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Do you support the Occupy Wall Street movement?

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Fri Nov 18, 2011 6:43 am
inkwell says...



For those (three) of you in my OWS club, you probably can already assess that I do in fact support the movement. I could explain why, but I'm going to hold off and let the first posters guide the initial discussion.

The question is (but by all means is not strictly limited to):

Do you support the Occupy Wall Street movement?

If so, why?
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Fri Nov 18, 2011 7:50 am
Snoink says...



As much as I support the Tea Party movement.
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Fri Nov 18, 2011 7:56 am
inkwell says...



Not much of an answer, considering I (we?) don't know how you feel about the Tea Party.
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Fri Nov 18, 2011 9:12 pm
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tr3x says...



Yes.
However, the political ideology behind it seems to be eroding day by day.
A lie can run around the world before the truth has got its boots on.
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Si non confectus, non recifiat - If it ain't broken, don't fix it.




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Fri Nov 18, 2011 9:55 pm
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Snoink says...



It's freedom of speech, yo. Let them assemble and protest. But, unless they organize and figure out how to implement what they want, they aren't going anywhere fast.
Ubi caritas est vera, Deus ibi est.

"The mark of your ignorance is the depth of your belief in injustice and tragedy. What the caterpillar calls the end of the world, the Master calls the butterfly." ~ Richard Bach

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Fri Nov 18, 2011 10:16 pm
inkwell says...



tr3x wrote:Yes.
However, the political ideology behind it seems to be eroding day by day.


Please elaborate.


It's freedom of speech, yo. Let them assemble and protest. But, unless they organize and figure out how to implement what they want, they aren't going anywhere fast.


It's less about what they want right now, and more about what they disagree with, as they generate awareness and change the national discussion.

They've organized via their general assembly to create a declaration.

Their consented statement: http://www.youtube.com/watch?v=N8o3peQq79Q

Spoiler! :
The Official Declaration of the Occupation of Wall Street read by Keith Olbermann 10-05 2011

As we gather together in solidarity to express a feeling of mass injustice, we must not lose sight of what brought us together. We write so that all people who feel wronged by the corporate forces of the world can know that we are your allies.

As one people, united, we acknowledge the reality: that the future of the human race requires the cooperation of its members; that our system must protect our rights, and upon corruption of that system, it is up to the individuals to protect their own rights, and those of their neighbors; that a democratic government derives its just power from the people, but corporations do not seek consent to extract wealth from the people and the Earth; and that no true democracy is attainable when the process is determined by economic power.

We come to you at a time when corporations, which place profit over people, self-interest over justice, and oppression over equality, run our governments.

We have peaceably assembled here, as is our right, to let these facts be known.

They have taken our houses through an illegal foreclosure process, despite not having the original mortgage.

They have taken bailouts from taxpayers with impunity, and continue to give Executives exorbitant bonuses.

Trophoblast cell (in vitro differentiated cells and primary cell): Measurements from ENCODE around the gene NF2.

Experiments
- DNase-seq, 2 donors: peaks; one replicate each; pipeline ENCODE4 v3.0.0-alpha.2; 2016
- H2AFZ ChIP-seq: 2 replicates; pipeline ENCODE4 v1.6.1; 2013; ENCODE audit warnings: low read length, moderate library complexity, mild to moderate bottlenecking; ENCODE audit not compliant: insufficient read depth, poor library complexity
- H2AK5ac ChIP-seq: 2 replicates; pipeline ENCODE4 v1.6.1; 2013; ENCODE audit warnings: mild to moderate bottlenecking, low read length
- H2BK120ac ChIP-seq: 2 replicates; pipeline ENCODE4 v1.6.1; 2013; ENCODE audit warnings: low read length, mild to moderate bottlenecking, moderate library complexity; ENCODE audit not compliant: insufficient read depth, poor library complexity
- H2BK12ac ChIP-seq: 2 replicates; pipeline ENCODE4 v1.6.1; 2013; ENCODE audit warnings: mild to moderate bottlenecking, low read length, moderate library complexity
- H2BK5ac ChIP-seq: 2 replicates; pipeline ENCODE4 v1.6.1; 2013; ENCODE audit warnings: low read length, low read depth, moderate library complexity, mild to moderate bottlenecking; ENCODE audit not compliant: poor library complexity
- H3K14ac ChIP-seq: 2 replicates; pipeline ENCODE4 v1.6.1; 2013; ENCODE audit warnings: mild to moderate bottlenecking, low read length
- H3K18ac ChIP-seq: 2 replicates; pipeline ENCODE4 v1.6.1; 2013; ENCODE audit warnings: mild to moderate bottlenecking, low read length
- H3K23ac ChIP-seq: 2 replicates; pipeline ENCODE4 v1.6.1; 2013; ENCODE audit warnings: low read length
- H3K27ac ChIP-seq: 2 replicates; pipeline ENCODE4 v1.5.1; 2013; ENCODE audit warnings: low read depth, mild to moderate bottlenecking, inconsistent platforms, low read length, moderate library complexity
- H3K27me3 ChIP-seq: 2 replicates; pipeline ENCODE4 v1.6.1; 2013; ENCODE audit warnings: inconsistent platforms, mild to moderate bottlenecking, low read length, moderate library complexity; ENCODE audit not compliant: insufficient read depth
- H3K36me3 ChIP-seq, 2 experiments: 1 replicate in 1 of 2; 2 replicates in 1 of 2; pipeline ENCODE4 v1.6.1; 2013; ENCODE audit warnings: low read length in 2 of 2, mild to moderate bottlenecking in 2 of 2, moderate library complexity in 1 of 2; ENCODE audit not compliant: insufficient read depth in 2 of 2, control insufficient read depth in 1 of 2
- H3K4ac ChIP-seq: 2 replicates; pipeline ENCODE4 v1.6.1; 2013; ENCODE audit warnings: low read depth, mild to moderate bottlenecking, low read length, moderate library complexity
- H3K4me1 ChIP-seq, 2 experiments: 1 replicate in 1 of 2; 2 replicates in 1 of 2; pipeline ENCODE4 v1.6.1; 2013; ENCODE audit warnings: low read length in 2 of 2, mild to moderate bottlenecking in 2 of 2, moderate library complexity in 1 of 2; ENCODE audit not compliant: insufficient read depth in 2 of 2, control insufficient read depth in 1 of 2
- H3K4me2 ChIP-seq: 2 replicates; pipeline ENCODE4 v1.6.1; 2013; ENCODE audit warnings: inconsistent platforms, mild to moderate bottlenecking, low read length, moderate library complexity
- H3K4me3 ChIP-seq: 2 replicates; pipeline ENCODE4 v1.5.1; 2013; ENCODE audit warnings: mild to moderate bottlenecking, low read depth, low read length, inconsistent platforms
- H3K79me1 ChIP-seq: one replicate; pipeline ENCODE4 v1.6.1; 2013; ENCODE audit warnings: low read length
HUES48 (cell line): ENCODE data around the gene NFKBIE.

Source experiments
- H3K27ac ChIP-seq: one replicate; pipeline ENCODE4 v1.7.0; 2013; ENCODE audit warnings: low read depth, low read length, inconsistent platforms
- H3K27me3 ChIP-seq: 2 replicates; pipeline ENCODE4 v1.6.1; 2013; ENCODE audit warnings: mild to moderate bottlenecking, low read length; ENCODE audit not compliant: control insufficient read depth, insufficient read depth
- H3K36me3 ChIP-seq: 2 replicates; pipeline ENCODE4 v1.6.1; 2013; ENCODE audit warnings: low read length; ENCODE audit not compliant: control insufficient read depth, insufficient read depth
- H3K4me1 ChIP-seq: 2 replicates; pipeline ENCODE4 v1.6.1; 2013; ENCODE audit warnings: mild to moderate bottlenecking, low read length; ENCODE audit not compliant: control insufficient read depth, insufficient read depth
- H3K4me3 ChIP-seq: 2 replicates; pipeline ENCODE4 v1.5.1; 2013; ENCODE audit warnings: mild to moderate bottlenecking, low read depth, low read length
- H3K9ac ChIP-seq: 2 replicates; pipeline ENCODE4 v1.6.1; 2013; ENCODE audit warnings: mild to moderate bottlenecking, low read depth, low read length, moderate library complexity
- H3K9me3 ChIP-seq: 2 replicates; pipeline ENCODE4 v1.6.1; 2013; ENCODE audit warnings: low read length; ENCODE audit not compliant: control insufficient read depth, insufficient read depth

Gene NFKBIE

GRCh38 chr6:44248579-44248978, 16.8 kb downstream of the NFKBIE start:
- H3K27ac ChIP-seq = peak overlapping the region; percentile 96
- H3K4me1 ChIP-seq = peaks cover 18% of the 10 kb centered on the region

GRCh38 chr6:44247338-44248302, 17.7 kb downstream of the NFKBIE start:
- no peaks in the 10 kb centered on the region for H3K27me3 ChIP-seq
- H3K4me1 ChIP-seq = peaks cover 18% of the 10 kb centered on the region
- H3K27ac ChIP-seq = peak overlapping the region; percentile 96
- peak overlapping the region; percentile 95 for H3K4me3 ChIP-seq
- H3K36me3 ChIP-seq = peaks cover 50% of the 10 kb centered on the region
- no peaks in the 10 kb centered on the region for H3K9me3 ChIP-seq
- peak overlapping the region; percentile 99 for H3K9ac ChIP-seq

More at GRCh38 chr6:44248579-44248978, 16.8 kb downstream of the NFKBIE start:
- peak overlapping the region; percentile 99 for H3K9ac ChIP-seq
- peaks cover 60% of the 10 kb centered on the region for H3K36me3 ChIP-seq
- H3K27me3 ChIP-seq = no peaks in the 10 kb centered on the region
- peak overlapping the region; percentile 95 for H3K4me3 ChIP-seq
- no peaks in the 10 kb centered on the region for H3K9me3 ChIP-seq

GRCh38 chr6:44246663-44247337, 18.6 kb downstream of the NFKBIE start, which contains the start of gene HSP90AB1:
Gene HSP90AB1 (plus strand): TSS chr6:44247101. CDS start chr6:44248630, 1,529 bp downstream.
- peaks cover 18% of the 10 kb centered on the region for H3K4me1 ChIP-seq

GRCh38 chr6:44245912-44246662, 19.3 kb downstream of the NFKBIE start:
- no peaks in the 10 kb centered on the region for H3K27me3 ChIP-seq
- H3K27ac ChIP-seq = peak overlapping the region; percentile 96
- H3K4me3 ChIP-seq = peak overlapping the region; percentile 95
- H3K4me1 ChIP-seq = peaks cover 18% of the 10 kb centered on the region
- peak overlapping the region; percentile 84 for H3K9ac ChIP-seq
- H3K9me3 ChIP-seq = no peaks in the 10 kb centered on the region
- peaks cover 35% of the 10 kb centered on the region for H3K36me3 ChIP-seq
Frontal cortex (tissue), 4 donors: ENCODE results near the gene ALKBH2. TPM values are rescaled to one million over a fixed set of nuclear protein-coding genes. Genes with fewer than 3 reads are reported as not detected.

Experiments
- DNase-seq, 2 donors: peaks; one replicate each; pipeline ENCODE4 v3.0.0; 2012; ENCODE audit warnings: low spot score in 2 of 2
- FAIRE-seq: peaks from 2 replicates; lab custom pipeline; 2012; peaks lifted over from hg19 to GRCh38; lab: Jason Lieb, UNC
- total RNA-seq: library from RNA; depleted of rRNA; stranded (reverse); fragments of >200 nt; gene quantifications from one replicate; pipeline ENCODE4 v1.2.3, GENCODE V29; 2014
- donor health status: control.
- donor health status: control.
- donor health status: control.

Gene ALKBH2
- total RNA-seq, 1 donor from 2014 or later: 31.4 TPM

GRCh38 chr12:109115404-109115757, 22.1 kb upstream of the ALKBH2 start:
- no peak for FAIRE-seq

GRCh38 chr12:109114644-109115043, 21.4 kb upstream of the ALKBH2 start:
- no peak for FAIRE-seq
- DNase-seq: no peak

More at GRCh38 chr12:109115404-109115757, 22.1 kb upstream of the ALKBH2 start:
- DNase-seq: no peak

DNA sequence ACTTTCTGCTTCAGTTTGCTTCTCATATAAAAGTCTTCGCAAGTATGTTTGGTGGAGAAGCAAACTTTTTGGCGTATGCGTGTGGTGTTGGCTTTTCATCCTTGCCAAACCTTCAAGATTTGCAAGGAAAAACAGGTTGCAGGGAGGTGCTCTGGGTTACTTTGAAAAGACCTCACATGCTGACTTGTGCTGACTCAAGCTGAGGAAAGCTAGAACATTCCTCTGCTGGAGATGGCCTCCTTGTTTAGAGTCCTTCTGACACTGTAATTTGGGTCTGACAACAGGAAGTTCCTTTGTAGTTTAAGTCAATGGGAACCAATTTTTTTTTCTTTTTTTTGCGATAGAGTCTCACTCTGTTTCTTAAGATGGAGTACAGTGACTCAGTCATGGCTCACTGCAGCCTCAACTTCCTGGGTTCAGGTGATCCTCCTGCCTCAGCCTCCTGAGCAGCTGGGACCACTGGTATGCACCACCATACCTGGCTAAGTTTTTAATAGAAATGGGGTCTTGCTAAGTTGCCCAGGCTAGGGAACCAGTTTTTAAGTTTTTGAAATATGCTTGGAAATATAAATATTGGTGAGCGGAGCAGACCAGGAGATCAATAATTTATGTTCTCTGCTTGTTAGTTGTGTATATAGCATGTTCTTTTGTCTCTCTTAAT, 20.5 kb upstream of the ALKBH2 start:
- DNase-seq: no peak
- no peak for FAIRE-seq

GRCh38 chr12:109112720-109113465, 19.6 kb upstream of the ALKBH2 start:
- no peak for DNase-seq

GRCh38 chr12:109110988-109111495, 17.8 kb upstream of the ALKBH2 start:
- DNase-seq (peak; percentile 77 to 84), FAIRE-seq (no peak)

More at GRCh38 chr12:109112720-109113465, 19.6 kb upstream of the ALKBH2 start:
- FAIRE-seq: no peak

They have perpetuated inequality and discrimination in the workplace based on age, the color of one's skin, sex, gender identity and sexual orientation.

They have poisoned the food supply through negligence, and undermined the farming system through monopolization.
They have profited off of the torture, confinement, and cruel treatment of countless animals, and actively hide these practices.

They have continuously sought to strip employees of the right to negotiate for better pay and safer working conditions.

They have held students hostage with tens of thousands of dollars of debt on education, which is itself a human right.

They have consistently outsourced labor and used that outsourcing as leverage to cut workers' healthcare and pay.

They have influenced the courts to achieve the same rights as people, with none of the culpability or responsibility.

They have spent millions of dollars on legal teams that look for ways to get them out of contracts in regards to health insurance.

They have sold our privacy as a commodity.

They have used the military and police force to prevent freedom of the press.

They have deliberately declined to recall faulty products endangering lives in pursuit of profit.

They determine economic policy, despite the catastrophic failures their policies have produced and continue to produce.

They have donated large sums of money to politicians, who are responsible for regulating them.

They continue to block alternate forms of energy to keep us dependent on oil.

They continue to block generic forms of medicine that could save people's lives or provide relief in order to protect investments that have already turned a substantial profit.

They have purposely covered up oil spills, accidents, faulty bookkeeping, and inactive ingredients in pursuit of profit.

They purposefully keep people misinformed and fearful through their control of the media.

They have accepted private contracts to murder prisoners even when presented with serious doubts about their guilt.

They have perpetuated colonialism at home and abroad.

They have participated in the torture and murder of innocent civilians overseas.

They continue to create weapons of mass destruction in order to receive government contracts. *

To the people of the world,

We, the New York City General Assembly occupying Wall Street in Liberty Square, urge you to assert your power.

Exercise your right to peaceably assemble; occupy public space; create a process to address the problems we face, and generate solutions accessible to everyone.